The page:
Adele Is Right, Spotify Has Changed Our Relationship to Music

ipod classic

A few years back I lost my iPod classic. This wasn’t back in 2010 when the iPhone 4 became the dominant selling phone of the day. This wasn’t 2012 when the iPhone 5 reached comparable storage capabilities to the iPod. It wasn’t even 2014 when the iPod Classic was discontinued. 

This was 2018. Three years ago. I held onto that thing well past its use-by date and into the realms of vintage hipsterdom. I was manually downloading albums from the internet (okay, I was pirating them), loading them into iTunes, then plugging in my little metal rectangle with a physical cable and filling it with the latest music. In 2018. The same year NASA landed the InSight probe on the surface of Mars, I was manually putting music onto an obsolete metal box to carry around with me like a caveman. 

When I was unwillingly separated from my little portable library I quickly had to get to grips with the new world of streaming that I had been thrust into like a time traveller from a simpler age. 

Adele, who made headlines recently for having such clout that she was able to get Spotify to redesign its interface to allow for the better appreciation of albums, is right in saying that streaming services alter our interaction with music.

Having come round fully to Spotify and other streaming services, all of which I had used previously but none of which I felt ever edged out the iPod classic, I felt my relationship to music being changed in a very tangible way. To use the time traveller metaphor again, I was discovering the modern world and not exactly loving what we had done to the place. 

For starters, I no longer own my own music. Yeah, I pay a subscription to get access to it but it isn’t mine. If there are suddenly licensing issues, the music disappears. That’s if it was even there in the first place. Streaming services are great for most things but a lot of dance music and up and coming artists are poorly represented. Plus the apps themselves rely on connection to the internet. If you’re in a dodgy service area, like, say, most of the non-metropolitans areas of this country, you can struggle to smoothly move through the catalogue.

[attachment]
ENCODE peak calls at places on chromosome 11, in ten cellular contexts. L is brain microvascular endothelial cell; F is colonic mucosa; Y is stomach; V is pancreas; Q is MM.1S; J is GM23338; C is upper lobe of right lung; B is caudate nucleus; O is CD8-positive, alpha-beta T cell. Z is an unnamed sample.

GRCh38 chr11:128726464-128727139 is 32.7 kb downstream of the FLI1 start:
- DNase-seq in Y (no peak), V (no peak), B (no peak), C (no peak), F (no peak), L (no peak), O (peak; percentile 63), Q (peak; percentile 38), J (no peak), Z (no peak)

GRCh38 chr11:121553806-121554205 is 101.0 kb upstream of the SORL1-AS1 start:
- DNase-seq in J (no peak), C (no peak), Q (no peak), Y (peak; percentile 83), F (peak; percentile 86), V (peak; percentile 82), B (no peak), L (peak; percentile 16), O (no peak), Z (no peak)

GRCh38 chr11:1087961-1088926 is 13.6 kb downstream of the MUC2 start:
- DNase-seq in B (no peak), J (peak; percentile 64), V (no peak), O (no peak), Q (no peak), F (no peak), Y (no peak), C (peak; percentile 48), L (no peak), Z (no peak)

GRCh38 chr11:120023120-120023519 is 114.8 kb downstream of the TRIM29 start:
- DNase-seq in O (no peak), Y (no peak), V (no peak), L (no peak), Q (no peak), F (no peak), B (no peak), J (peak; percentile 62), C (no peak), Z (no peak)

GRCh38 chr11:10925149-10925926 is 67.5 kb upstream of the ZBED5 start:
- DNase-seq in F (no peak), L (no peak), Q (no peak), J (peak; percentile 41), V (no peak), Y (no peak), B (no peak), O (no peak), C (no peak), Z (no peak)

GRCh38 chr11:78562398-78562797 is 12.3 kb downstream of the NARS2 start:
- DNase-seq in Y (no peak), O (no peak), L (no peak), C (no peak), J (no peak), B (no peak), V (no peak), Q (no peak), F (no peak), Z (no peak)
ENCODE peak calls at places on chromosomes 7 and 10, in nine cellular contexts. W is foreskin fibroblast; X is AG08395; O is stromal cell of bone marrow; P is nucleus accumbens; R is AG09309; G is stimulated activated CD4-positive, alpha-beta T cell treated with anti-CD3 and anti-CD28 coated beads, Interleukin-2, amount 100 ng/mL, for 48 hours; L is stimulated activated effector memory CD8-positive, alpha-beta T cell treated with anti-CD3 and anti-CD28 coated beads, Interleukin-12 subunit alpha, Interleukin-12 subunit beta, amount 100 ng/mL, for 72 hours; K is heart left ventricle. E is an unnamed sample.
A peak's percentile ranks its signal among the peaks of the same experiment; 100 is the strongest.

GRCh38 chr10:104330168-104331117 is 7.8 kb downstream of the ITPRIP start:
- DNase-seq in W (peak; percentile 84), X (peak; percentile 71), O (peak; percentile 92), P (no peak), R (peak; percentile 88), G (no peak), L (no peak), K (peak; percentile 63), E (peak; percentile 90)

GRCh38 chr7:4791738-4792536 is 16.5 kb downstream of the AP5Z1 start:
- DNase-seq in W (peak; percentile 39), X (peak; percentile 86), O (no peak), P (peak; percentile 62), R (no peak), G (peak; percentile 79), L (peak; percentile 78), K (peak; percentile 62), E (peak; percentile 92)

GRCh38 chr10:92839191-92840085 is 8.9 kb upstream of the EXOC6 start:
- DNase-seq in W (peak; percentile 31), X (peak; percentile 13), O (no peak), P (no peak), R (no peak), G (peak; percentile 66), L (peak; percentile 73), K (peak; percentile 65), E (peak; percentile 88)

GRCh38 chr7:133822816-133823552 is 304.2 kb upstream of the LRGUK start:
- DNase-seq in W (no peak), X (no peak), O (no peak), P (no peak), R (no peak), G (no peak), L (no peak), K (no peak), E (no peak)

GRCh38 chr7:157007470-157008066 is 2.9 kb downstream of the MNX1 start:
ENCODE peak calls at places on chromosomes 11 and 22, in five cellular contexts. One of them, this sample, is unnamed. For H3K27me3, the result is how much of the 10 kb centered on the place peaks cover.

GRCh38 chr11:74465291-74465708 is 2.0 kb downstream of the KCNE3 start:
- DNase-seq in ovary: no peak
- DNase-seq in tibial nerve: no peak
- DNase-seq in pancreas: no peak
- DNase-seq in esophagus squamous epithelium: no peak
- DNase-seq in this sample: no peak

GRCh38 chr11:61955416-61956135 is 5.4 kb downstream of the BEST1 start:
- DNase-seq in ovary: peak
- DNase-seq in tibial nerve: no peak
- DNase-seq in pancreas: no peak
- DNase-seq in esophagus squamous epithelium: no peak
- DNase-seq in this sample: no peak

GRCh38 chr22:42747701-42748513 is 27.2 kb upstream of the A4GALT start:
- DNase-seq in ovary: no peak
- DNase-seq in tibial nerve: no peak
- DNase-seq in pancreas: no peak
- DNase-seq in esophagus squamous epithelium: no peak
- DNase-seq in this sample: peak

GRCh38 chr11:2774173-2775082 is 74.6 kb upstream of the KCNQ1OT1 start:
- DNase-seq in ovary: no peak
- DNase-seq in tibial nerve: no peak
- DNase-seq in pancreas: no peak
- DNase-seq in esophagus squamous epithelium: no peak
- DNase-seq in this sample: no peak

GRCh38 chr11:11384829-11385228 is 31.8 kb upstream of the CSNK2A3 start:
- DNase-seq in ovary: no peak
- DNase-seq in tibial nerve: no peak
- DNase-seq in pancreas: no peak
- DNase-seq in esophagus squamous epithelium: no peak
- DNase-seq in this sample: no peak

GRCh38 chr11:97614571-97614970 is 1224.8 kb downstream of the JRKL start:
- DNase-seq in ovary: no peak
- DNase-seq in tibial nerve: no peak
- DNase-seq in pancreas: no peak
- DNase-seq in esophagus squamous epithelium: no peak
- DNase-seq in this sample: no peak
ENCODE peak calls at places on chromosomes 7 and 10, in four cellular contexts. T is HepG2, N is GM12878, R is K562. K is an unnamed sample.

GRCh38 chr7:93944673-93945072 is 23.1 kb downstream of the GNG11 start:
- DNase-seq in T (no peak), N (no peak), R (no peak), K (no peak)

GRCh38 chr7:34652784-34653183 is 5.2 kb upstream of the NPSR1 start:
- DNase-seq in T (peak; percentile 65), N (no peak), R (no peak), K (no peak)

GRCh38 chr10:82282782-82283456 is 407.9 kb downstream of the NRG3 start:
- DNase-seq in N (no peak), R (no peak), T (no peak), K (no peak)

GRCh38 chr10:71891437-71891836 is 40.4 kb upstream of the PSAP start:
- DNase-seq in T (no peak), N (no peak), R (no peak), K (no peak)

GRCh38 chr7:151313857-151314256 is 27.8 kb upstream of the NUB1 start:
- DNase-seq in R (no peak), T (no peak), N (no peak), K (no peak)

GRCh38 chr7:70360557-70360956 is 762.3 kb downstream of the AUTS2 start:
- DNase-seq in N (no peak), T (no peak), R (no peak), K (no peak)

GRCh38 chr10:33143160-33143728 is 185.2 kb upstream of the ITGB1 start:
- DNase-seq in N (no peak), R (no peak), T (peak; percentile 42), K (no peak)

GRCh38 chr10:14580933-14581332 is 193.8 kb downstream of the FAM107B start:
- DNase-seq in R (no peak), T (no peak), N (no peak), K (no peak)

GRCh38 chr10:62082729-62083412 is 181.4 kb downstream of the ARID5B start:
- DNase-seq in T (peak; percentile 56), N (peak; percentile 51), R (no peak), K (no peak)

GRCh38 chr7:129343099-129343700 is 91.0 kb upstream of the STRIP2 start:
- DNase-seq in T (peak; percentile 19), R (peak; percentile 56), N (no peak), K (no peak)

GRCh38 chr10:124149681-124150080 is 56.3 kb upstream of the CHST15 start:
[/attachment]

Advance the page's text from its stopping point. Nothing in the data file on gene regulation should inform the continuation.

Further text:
The catalogue itself is also a problem. Elon Musk thinks that we are already cyborgs because part of our thinking, our processing, is heavily reliant on these external computer devices we carry with us at all times. That’s why you don’t need to remember anyone’s phone number any more, or who played what character in which film. Your phone has all the info you need. Or Musk is actually a cyborg and trying to make it less weird.

That argument applies to music too. By the time I lost my iPod I think I had close to 20,000 songs on there. Because of the space available to me, I would download whole discographies of artists whose music I like simply because I could. I had all of The Beatles, everything Bob Dylan had ever done, all of Fela Kuti, David Bowie, Led Zeppelin, Pink Floyd. I had every great song ever done by anybody, and none of it was accessible subject to the changing winds of licensing agreements or phone coverage. I could listen to all of it when I wanted, where I wanted. 

Spotify and other streaming services offer freedom but they also offer disconnect, ambivalence, a loss of personal connection. Each week, new music comes to me via algorithmically designed playlists like Discover Weekly and Release Radar. Often, it’s great. I might listen to a song once, click the little heart, and off it goes into the system, maybe to never be played again. It might pop up on some playlist months down the line once it’s totally forgotten and I’ll have a moment of rediscovery but also unsettling uncanny. I’ve been here before.